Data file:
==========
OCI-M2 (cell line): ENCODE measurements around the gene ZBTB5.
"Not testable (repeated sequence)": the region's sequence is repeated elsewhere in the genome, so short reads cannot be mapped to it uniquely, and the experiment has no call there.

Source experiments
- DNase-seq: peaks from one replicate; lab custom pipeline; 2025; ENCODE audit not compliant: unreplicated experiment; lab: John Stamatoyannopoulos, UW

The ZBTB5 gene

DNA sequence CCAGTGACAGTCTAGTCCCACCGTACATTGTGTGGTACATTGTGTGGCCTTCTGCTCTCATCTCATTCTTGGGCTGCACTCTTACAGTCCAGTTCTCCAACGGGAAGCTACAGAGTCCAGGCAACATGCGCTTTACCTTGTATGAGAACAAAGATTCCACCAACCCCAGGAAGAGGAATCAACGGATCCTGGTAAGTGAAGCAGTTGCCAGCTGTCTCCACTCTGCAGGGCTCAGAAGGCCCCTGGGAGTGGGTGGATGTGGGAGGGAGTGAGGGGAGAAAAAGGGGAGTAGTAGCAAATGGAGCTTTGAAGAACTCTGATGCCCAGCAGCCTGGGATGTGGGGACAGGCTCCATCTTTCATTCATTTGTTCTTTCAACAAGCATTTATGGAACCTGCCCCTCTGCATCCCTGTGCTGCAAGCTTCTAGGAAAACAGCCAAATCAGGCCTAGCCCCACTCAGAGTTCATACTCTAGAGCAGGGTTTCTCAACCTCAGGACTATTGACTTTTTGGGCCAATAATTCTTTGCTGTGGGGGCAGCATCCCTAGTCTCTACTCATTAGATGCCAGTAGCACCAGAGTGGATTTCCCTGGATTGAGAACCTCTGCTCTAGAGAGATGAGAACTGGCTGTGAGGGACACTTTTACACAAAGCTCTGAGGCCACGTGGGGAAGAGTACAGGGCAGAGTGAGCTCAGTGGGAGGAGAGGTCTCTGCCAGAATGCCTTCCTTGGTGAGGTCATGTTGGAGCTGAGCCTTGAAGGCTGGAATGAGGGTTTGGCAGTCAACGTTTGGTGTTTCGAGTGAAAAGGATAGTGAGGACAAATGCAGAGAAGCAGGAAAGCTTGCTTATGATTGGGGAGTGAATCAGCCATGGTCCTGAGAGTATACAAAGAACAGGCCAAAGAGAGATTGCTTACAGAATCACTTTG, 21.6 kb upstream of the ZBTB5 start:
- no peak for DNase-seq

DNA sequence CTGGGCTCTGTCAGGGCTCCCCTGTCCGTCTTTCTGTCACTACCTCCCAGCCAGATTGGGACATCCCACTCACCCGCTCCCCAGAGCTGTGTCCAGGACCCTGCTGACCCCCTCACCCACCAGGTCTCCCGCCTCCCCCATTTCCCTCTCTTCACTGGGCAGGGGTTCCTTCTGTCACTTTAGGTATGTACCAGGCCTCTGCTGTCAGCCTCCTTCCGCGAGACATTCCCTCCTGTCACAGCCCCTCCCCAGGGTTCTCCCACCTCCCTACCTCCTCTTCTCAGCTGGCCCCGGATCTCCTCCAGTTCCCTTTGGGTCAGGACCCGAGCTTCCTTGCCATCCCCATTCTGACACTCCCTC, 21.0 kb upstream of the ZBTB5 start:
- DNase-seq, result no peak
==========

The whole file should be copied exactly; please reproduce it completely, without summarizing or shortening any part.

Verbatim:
OCI-M2 (cell line): ENCODE measurements around the gene ZBTB5.
"Not testable (repeated sequence)": the region's sequence is repeated elsewhere in the genome, so short reads cannot be mapped to it uniquely, and the experiment has no call there.

Source experiments
- DNase-seq: peaks from one replicate; lab custom pipeline; 2025; ENCODE audit not compliant: unreplicated experiment; lab: John Stamatoyannopoulos, UW

The ZBTB5 gene

DNA sequence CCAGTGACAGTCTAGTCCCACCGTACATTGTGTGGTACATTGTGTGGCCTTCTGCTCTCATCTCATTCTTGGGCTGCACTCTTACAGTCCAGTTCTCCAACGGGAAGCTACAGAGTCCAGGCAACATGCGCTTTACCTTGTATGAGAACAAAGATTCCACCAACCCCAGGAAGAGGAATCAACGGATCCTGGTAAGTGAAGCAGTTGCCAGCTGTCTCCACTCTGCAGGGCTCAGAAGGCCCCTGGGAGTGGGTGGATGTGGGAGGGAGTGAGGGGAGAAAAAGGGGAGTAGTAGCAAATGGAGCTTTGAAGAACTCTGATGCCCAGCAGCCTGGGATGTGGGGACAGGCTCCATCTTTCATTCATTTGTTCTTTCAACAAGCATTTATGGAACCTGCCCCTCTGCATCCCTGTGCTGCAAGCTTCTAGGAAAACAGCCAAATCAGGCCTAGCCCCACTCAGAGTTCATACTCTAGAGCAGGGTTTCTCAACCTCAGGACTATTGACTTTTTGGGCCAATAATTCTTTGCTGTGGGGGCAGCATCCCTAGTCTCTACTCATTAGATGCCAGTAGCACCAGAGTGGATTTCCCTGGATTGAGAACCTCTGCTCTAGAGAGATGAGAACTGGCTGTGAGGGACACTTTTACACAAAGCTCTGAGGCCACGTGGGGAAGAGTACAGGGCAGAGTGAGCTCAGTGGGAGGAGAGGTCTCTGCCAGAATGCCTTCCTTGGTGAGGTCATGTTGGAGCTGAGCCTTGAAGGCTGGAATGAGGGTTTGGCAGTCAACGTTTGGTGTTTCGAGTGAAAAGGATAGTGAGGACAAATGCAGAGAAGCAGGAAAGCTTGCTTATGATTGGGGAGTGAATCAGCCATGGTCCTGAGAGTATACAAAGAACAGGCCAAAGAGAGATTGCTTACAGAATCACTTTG, 21.6 kb upstream of the ZBTB5 start:
- no peak for DNase-seq

DNA sequence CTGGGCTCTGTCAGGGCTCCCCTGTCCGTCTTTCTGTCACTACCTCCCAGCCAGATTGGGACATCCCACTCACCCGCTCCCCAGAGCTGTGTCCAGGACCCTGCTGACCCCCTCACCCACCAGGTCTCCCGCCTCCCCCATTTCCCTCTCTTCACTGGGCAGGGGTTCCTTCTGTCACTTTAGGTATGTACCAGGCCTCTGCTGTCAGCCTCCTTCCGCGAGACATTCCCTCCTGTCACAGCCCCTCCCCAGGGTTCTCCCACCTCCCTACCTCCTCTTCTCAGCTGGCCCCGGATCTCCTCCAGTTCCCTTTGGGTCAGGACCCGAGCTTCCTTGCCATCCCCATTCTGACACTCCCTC, 21.0 kb upstream of the ZBTB5 start:
- DNase-seq, result no peak